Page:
Recently, while giving me feedback on a story, LL Phelps of the Taipei Writer’s Group asked me about worldbuilding, and specifically how I go about filling my fantasy worlds with details. I like to think that I’m pretty good at “little details” worldbuilding, and I’ve spent a lot of time practicing working it into my speculative fiction. LL Phelps asked me if “these things just come to you as you write, or if you plan them, or are inspired by another source.” The answer, predictably, is that my worldbuilding is a mixture of all three. The larger details–geography, political structures, magic systems, etc.–I plan out almost completely before I start writing.
Sometimes those plans are inspired by sources from history or philosophy or even other fiction. For example, one thing that I like to do is base magic systems on actual metaphysical philosophies from history. The magic system in my Writers of the Future Honorable Mention winning novelette, “Wei Hongyun and the Fog Demon” was based on Chinese cosmology, specifically Feng Shui and the Five Phases. The novel project I am currently working on has a political structure modeled after an exaggerated version of Catholic hierarchy, if church hierarchy had absorbed secular politics, and the city which is the primary setting has a layout loosely modeled after Renaissance Rome, but relocated to sit directly on the coast. Sometimes these larger details seem to spring into my head from the ether, but if I excavate them and try to trace their origins they’re almost always based in a history book, a movie, or a novel I’ve read. The smaller details, though, are only rarely lifted directly from anything. Which is to say, when I’m writing a street scene I don’t usually draw details directly from a source or a google street view or a description of medieval marketplaces.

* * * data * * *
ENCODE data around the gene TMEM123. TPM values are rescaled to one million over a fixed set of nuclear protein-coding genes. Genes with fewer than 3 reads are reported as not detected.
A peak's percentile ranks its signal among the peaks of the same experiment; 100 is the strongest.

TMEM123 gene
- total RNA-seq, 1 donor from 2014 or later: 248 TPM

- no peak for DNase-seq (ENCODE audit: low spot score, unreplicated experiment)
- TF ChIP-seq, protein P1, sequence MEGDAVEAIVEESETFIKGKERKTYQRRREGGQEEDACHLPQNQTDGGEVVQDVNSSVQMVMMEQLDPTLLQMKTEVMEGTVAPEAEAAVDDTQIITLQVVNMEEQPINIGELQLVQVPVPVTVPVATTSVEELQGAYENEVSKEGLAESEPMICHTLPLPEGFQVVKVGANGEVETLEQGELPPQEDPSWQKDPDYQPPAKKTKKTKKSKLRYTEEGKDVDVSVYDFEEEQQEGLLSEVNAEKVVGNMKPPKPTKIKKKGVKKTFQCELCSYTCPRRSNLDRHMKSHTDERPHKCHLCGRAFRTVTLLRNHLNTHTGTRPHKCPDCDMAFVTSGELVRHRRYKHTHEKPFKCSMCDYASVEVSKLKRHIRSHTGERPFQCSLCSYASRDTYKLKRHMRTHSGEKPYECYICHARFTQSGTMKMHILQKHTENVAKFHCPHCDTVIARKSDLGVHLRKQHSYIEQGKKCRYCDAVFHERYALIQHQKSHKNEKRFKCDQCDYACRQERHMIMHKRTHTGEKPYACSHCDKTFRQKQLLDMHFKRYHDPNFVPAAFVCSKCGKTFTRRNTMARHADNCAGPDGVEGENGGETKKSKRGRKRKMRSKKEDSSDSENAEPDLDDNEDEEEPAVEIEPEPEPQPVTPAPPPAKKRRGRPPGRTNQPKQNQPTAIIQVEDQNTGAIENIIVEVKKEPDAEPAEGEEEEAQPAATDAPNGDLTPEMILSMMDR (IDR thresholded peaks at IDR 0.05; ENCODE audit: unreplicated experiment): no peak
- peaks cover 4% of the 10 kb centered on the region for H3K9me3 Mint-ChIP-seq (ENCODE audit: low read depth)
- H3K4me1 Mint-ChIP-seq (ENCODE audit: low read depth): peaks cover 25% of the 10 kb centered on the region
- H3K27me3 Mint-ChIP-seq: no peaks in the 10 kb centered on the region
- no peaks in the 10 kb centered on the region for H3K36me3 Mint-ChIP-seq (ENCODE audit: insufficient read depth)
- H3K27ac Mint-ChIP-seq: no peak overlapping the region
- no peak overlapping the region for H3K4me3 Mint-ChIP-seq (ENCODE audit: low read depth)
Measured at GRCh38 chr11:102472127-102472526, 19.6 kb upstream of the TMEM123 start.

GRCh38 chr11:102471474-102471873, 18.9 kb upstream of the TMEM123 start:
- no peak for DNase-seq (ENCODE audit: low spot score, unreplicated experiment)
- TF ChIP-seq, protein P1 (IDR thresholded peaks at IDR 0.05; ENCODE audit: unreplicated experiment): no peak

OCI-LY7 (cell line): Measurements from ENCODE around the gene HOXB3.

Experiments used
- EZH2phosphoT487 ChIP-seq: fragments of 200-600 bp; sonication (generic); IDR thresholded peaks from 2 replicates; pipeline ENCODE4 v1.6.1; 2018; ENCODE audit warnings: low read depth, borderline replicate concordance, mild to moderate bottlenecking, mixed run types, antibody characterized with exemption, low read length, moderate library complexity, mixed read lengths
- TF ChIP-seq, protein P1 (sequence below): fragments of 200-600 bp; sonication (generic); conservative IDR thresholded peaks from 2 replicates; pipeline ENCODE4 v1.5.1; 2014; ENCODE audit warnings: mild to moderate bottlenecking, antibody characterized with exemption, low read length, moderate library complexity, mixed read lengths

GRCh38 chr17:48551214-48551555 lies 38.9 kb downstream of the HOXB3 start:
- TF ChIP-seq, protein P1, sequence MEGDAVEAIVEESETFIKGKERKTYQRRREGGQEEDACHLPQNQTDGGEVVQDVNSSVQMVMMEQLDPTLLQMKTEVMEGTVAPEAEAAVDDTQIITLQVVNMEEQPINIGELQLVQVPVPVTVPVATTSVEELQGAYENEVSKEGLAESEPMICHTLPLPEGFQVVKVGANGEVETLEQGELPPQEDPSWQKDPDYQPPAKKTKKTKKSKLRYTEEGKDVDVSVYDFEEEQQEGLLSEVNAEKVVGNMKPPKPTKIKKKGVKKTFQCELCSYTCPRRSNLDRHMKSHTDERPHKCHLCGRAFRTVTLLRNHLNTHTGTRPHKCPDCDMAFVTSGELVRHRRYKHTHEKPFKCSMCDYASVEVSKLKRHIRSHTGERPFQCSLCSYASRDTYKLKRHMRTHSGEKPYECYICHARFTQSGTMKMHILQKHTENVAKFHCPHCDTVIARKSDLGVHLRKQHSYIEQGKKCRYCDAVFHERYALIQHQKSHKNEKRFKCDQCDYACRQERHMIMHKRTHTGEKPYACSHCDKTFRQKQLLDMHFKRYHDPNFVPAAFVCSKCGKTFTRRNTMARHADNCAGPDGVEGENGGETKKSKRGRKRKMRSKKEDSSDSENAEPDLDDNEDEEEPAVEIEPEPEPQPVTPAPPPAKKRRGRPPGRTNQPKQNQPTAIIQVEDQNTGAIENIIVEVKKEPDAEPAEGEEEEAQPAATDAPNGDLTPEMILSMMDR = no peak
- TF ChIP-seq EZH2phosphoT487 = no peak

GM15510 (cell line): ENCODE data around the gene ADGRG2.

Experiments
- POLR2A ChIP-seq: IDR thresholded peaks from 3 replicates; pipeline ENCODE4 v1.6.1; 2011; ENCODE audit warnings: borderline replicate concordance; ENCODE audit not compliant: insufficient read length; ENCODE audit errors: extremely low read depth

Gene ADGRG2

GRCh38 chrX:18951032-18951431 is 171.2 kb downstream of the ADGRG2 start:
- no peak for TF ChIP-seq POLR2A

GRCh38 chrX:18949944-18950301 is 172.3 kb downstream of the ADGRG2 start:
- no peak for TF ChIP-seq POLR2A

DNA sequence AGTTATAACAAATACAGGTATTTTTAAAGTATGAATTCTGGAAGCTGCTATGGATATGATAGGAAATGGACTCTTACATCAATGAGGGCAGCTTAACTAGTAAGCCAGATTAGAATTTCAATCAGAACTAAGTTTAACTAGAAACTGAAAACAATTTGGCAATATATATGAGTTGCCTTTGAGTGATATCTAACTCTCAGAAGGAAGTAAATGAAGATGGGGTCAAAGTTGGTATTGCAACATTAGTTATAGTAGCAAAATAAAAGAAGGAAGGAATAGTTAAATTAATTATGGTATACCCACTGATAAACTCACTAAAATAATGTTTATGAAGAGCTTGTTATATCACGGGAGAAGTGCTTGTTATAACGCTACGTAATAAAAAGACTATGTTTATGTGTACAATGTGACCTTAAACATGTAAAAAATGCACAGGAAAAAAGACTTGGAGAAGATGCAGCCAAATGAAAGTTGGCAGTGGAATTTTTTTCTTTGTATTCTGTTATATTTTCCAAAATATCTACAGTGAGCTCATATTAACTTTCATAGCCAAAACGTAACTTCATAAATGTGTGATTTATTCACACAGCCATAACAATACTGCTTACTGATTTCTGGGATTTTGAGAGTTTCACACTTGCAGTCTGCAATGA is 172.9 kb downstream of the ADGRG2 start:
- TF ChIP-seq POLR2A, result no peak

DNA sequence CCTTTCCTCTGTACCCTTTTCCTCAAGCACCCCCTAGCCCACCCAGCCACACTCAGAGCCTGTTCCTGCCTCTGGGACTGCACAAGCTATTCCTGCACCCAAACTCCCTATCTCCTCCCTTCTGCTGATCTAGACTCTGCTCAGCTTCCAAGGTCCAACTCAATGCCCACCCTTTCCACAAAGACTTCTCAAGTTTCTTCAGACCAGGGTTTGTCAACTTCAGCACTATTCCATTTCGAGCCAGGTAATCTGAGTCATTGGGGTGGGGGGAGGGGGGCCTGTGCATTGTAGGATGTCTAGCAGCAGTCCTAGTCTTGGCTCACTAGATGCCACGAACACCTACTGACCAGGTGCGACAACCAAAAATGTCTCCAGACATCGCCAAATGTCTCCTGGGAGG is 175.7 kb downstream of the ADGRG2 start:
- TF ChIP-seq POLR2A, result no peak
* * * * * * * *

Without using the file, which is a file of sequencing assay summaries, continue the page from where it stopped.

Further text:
Fortunately I majored in history and I remember enough of my education to sprinkle my stories with this sort of detail. But sometimes I have to doublecheck something, and a quick google search or prolonged hunt through Wikipedia usually proves sufficient for at least making sure I’m not–for example–injecting something from the early modern period into late renaissance urban economics. This process has also led to my stumbling on some really great blogs which provide lots of information that can be useful in this sort of small-details worldbuilding, such as Lost Kingdom’s Project Cove–which is currently in the midst of a series on medieval villages–or oldandinteresting.com, a website which declares itself dedicated to “the history of domestic paraphernalia.” If you’re looking for places to begin little details worldbuilding research for fantasy settings, these are good starting points.
I hope this is helpful to those who have a hard time filling their worlds with little details! A word of warning, though. I have on multiple occasions bogged myself down by becoming obsessed with the detail of a setting at the expense of the larger story I’m trying to tell. Details are great and can make a world come alive when used effectively, but no one wants to read a treatise on medieval linen laundering methods cleverly disguised as an epic fantasy novel. What are your thoughts? How do you fill your invented worlds with detail? And how much detail is too much? Let me know in the comments. -JeremyTeG